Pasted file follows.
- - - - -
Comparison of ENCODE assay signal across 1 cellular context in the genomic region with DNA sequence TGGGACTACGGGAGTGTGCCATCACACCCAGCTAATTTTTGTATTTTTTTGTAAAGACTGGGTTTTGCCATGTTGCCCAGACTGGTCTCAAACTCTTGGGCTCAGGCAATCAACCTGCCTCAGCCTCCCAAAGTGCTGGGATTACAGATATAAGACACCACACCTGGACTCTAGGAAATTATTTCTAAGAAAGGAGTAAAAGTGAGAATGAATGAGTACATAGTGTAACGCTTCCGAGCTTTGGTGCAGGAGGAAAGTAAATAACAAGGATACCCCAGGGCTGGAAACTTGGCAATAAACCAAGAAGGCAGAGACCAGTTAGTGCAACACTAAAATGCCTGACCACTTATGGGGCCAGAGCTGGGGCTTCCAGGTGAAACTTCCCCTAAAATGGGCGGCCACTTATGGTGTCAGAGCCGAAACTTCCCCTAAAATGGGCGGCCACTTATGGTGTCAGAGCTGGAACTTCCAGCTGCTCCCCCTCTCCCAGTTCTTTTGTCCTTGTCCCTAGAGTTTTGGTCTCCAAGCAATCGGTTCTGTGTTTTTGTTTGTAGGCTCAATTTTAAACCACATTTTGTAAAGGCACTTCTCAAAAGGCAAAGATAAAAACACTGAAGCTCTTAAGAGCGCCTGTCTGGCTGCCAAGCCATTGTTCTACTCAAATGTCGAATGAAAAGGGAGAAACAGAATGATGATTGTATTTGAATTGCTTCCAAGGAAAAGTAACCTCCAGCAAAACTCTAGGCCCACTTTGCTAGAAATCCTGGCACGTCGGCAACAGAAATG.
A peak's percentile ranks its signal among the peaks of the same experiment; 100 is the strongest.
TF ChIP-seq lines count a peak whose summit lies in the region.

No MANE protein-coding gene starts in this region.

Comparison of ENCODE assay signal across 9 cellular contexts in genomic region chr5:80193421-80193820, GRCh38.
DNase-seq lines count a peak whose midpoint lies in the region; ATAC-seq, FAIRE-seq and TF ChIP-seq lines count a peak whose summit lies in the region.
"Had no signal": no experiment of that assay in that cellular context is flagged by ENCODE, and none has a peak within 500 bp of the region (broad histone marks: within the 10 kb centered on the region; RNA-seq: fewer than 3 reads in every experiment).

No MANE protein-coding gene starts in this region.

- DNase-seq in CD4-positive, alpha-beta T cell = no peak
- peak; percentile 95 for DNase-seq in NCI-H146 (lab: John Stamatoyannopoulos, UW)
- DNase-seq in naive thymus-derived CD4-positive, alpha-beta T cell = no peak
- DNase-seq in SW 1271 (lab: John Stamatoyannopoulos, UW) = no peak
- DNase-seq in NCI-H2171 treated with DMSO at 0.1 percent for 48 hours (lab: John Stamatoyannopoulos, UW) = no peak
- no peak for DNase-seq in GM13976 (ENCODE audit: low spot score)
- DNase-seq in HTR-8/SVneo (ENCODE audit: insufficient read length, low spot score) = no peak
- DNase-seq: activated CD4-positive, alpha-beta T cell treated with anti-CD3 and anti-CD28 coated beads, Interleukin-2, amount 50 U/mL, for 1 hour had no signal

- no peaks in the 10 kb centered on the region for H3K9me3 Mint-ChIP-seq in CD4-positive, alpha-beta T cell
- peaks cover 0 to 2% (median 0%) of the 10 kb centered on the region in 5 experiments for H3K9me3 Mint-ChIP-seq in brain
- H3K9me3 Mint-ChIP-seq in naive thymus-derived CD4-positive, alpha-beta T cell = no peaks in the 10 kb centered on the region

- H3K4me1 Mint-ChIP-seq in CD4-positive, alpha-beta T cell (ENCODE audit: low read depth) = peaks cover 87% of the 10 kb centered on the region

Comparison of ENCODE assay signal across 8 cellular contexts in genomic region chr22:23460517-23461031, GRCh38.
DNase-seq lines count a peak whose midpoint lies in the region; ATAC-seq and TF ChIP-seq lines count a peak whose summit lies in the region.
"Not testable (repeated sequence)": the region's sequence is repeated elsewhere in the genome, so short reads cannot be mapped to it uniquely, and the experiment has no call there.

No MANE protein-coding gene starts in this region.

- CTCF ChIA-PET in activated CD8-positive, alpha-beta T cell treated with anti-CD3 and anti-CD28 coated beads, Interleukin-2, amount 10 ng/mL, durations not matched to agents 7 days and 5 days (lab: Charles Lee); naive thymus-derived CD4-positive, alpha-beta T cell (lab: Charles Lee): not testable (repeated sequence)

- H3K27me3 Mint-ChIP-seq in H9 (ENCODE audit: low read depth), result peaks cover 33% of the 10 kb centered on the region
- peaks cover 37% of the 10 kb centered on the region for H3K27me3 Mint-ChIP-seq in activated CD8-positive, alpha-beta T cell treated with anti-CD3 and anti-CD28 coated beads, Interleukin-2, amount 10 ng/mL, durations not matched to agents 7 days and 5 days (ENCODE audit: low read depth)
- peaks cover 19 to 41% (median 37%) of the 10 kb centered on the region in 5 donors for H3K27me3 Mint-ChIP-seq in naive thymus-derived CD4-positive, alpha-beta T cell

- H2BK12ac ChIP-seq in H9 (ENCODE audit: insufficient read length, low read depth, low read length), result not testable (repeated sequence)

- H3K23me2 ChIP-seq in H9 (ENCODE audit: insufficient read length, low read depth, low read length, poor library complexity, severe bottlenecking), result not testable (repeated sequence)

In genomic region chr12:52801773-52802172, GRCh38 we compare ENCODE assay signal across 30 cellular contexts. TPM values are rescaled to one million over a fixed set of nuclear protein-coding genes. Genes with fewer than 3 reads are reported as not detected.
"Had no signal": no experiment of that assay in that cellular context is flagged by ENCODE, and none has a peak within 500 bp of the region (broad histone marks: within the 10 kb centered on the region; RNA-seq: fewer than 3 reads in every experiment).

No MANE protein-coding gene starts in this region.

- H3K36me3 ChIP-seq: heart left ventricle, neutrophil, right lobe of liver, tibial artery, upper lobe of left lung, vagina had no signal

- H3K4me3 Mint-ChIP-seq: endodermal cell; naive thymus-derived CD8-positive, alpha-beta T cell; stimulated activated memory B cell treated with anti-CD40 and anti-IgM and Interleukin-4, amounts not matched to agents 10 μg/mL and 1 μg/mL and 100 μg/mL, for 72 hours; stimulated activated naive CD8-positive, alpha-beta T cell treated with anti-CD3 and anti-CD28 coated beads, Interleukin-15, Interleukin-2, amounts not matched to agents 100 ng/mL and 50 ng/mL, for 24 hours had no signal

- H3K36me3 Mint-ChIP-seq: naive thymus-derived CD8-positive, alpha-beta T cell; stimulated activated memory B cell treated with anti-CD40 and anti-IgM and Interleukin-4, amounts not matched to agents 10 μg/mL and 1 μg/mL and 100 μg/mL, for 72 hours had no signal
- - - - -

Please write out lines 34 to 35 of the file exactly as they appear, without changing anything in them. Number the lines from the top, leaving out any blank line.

- H3K36me3 ChIP-seq: heart left ventricle, neutrophil, right lobe of liver, tibial artery, upper lobe of left lung, vagina had no signal

- H3K4me3 Mint-ChIP-seq: endodermal cell; naive thymus-derived CD8-positive, alpha-beta T cell; stimulated activated memory B cell treated with anti-CD40 and anti-IgM and Interleukin-4, amounts not matched to agents 10 μg/mL and 1 μg/mL and 100 μg/mL, for 72 hours; stimulated activated naive CD8-positive, alpha-beta T cell treated with anti-CD3 and anti-CD28 coated beads, Interleukin-15, Interleukin-2, amounts not matched to agents 100 ng/mL and 50 ng/mL, for 24 hours had no signal